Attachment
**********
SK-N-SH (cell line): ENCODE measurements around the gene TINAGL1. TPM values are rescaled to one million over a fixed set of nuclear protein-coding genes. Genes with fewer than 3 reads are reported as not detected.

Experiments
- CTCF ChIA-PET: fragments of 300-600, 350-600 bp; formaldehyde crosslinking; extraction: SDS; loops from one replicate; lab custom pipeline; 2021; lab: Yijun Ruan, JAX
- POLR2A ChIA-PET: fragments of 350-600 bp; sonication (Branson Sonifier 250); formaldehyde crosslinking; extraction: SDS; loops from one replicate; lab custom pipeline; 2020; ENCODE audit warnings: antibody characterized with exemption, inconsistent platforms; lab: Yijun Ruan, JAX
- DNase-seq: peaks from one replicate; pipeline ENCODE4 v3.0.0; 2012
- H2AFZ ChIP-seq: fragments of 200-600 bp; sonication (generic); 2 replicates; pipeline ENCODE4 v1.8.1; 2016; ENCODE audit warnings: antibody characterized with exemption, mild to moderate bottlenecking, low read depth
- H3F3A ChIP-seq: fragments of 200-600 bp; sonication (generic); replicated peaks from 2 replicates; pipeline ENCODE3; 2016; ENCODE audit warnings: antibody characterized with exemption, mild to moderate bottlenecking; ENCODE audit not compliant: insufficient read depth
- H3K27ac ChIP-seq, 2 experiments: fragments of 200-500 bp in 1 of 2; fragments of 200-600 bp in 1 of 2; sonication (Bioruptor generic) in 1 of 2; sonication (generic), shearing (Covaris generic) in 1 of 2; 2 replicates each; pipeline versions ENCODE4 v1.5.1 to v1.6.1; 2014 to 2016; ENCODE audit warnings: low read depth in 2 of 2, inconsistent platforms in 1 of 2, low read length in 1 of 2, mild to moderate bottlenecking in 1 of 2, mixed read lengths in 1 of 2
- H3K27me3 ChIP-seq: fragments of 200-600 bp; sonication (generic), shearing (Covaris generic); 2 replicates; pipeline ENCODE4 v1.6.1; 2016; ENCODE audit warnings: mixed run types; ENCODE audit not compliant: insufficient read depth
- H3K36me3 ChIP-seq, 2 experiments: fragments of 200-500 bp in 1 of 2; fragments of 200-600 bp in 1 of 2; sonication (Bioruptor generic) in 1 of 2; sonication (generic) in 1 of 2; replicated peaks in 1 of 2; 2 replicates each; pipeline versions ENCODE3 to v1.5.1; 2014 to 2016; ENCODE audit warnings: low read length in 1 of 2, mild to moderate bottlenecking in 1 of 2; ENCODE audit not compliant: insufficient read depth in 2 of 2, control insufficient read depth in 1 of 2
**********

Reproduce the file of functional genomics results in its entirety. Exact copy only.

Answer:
SK-N-SH (cell line): ENCODE measurements around the gene TINAGL1. TPM values are rescaled to one million over a fixed set of nuclear protein-coding genes. Genes with fewer than 3 reads are reported as not detected.

Experiments
- CTCF ChIA-PET: fragments of 300-600, 350-600 bp; formaldehyde crosslinking; extraction: SDS; loops from one replicate; lab custom pipeline; 2021; lab: Yijun Ruan, JAX
- POLR2A ChIA-PET: fragments of 350-600 bp; sonication (Branson Sonifier 250); formaldehyde crosslinking; extraction: SDS; loops from one replicate; lab custom pipeline; 2020; ENCODE audit warnings: antibody characterized with exemption, inconsistent platforms; lab: Yijun Ruan, JAX
- DNase-seq: peaks from one replicate; pipeline ENCODE4 v3.0.0; 2012
- H2AFZ ChIP-seq: fragments of 200-600 bp; sonication (generic); 2 replicates; pipeline ENCODE4 v1.8.1; 2016; ENCODE audit warnings: antibody characterized with exemption, mild to moderate bottlenecking, low read depth
- H3F3A ChIP-seq: fragments of 200-600 bp; sonication (generic); replicated peaks from 2 replicates; pipeline ENCODE3; 2016; ENCODE audit warnings: antibody characterized with exemption, mild to moderate bottlenecking; ENCODE audit not compliant: insufficient read depth
- H3K27ac ChIP-seq, 2 experiments: fragments of 200-500 bp in 1 of 2; fragments of 200-600 bp in 1 of 2; sonication (Bioruptor generic) in 1 of 2; sonication (generic), shearing (Covaris generic) in 1 of 2; 2 replicates each; pipeline versions ENCODE4 v1.5.1 to v1.6.1; 2014 to 2016; ENCODE audit warnings: low read depth in 2 of 2, inconsistent platforms in 1 of 2, low read length in 1 of 2, mild to moderate bottlenecking in 1 of 2, mixed read lengths in 1 of 2
- H3K27me3 ChIP-seq: fragments of 200-600 bp; sonication (generic), shearing (Covaris generic); 2 replicates; pipeline ENCODE4 v1.6.1; 2016; ENCODE audit warnings: mixed run types; ENCODE audit not compliant: insufficient read depth
- H3K36me3 ChIP-seq, 2 experiments: fragments of 200-500 bp in 1 of 2; fragments of 200-600 bp in 1 of 2; sonication (Bioruptor generic) in 1 of 2; sonication (generic) in 1 of 2; replicated peaks in 1 of 2; 2 replicates each; pipeline versions ENCODE3 to v1.5.1; 2014 to 2016; ENCODE audit warnings: low read length in 1 of 2, mild to moderate bottlenecking in 1 of 2; ENCODE audit not compliant: insufficient read depth in 2 of 2, control insufficient read depth in 1 of 2